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The Importance of Rewards

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Rewarding children for good behaviours, such as bedtime routines, toilet training, fussy eating and sharing toys can be an extremely successful way of reinforcing and increasing the frequency of such behaviours. Reward charts are a fantastic, visual mechanism of displaying when a child achieves them.  

Reward charts can work for all children. In my experience, they can be a brilliant way of focusing children with ADHD (Attention Deficit Hyperactivity Disorder) and or ASD (Autistic Spectrum Disorders) on their positive behaviour.


What can you reward? 

It’s good to be specific with rewards so that children (and you!) know exactly what they have to do in order to be rewarded. It’s also important to make sure everyone giving the rewards is consistent. 

There’s so much you can reward a child for. In fact any good behaviour that you would like your child to repeat, can be rewarded. 

These might include:

  • Sharing toys. 
  • Manners: Saying ‘Please’ and ‘Thankyou’.
  • Eating healthy foods such as fruit and vegetables.
  • Holding hands with parents when walking on the pavement or in a shop. 
  • Tidying toys away before mealtimes. 
  • Adhering to screen time limit/ turning the TV off when asked. 
  • Trying to go to sleep by themselves/ not getting up too early. 

We’ve been using the Visual Reward Chart to reward our toddler for not getting up too early. Since we’ve started using it he’s been getting up later. Needless to say, the Visual Reward Chart is very loved in our house!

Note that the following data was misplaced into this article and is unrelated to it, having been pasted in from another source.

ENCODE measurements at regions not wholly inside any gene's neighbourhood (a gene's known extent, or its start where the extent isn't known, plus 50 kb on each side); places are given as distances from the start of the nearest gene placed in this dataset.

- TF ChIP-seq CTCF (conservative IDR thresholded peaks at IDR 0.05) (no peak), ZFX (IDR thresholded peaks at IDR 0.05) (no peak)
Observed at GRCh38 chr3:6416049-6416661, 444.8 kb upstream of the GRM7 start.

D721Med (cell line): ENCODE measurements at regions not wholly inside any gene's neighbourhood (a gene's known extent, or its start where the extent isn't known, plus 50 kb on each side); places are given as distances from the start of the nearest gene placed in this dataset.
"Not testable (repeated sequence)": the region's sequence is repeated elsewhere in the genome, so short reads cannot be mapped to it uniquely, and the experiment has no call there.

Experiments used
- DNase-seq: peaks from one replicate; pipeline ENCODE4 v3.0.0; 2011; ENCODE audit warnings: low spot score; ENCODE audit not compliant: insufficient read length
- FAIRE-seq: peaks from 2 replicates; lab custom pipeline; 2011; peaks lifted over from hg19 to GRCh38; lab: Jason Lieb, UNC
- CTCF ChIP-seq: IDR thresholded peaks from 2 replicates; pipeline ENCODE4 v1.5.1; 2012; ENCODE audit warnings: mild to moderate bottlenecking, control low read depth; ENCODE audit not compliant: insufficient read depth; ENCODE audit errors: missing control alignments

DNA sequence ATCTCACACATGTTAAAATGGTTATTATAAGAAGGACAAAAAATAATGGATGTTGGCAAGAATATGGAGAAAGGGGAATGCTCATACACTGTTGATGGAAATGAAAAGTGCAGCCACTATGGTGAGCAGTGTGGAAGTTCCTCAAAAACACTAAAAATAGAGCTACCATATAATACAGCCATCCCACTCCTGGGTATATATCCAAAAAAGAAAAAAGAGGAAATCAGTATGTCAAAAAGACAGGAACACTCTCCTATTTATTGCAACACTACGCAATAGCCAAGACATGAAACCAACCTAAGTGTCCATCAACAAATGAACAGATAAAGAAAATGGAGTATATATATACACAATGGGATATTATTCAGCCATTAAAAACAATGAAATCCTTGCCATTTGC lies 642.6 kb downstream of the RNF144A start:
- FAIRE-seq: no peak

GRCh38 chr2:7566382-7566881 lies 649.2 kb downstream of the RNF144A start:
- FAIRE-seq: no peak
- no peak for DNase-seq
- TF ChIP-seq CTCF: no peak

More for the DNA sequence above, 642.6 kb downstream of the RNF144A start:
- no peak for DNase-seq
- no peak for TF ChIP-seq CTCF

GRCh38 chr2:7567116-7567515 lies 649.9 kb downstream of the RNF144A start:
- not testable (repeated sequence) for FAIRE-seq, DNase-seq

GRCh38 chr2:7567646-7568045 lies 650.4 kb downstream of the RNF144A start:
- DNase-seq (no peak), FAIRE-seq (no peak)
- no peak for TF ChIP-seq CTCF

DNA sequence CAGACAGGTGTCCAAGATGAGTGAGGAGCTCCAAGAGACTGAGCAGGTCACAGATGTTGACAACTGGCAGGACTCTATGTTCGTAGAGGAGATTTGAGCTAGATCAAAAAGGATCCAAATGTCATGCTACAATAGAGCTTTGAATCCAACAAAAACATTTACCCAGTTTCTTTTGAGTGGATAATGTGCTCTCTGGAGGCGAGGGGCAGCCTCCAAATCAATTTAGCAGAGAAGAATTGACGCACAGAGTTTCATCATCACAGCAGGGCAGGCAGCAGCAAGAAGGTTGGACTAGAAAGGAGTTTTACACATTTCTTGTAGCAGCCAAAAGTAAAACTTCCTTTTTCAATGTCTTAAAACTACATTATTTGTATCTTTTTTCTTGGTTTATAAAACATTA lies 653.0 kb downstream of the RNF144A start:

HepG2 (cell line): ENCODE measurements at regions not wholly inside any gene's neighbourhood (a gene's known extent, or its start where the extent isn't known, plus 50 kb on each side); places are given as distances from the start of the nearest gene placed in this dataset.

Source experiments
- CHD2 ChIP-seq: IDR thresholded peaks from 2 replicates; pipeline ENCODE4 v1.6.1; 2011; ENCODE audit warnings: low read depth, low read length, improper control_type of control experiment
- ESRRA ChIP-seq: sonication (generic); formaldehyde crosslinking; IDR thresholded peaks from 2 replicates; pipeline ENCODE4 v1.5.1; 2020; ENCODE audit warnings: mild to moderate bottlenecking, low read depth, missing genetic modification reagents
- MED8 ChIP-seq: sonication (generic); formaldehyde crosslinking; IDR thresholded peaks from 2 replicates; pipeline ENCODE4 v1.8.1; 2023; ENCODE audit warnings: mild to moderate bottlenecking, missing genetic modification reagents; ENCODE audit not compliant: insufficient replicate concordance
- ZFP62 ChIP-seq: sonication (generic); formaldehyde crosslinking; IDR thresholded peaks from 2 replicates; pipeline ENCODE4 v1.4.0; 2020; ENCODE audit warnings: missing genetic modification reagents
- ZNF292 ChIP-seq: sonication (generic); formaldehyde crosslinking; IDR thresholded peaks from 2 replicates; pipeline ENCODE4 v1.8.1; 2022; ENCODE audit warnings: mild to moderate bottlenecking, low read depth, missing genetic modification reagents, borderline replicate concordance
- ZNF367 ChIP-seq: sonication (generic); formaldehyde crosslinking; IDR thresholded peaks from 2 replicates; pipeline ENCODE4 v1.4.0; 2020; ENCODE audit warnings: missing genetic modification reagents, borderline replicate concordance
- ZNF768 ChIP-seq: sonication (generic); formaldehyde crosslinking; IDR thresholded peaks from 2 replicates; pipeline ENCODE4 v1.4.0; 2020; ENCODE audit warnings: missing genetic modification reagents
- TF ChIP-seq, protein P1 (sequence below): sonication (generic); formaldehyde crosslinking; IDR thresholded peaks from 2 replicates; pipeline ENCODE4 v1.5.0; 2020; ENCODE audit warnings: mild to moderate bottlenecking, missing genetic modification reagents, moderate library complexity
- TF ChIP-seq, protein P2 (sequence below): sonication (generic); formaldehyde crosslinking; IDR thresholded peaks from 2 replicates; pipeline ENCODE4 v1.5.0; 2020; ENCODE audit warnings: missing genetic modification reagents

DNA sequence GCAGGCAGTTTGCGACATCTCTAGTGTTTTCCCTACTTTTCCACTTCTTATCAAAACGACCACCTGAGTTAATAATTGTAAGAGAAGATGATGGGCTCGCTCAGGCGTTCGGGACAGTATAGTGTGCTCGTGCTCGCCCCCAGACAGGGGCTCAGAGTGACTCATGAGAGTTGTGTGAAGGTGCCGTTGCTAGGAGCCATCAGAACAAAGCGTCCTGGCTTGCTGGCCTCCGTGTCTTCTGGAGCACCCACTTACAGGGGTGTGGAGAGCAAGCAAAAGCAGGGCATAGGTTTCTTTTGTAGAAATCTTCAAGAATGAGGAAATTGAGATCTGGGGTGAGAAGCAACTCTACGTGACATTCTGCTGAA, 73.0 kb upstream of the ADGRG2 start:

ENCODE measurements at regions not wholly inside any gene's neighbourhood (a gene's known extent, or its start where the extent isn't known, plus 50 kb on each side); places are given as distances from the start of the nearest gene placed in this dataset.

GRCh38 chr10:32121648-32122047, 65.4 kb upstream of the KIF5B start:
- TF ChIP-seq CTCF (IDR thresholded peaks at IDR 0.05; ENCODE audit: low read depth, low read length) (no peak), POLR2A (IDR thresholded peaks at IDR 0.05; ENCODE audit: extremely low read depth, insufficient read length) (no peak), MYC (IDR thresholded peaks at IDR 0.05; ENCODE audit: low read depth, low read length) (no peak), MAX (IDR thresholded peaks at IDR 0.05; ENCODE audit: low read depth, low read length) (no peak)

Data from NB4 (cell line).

You can also reward children for practising new skills in order to encourage them to try and develop it. In my opinion, it’s best to reward children for their efforts and not just their achievement of the skill, this reinforces the importance of trying their best. 

Skills you can encourage using reward charts may include potty training, practising riding their bike and trying at swimming lessons. 

Why Are Rewards Important?

As well as the obvious benefit of children achieving the desired outcome e.g. being successfully potty trained, or a fan of broccoli at dinner time, using rewards has a whole range of benefits:

  • Helps parents/ careers focus on and look for the positives rather than negatives. By having a reward chart it means you, as parents, are actively looking for the child to show you good behaviour, as opposed to being on the look out for them misbehaving. This often turns parenting techniques on their head, making it a more positive experience. This in itself can dramatically change a child’s behaviour for the better. 
  • Makes changes in behaviour more manageable. Instead of being overwhelmed by a long list of behavioural issues to tackle, by choosing one behaviour at a time to change it becomes much more achievable. 
  • Has a positive impact on your relationship with your child. By focusing on the positives your relationship with your child often becomes more positive as well. 
  • Makes it fun to behave/do as mum and dad say!  We found using the Visual Reward Chart made our child find behaving and following our instructions enjoyable and good fun.

The chart comes complete with 1 plastic board, 12 different reward symbols and 5 star symbols, all of which can be easily placed and removed because of the velcro backing.

 

This article was written and published by Special Educational Needs (SEN) Resources Blog (senresourcesblog.com) and adapted by Sensory Souk.

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  • Raana Smith
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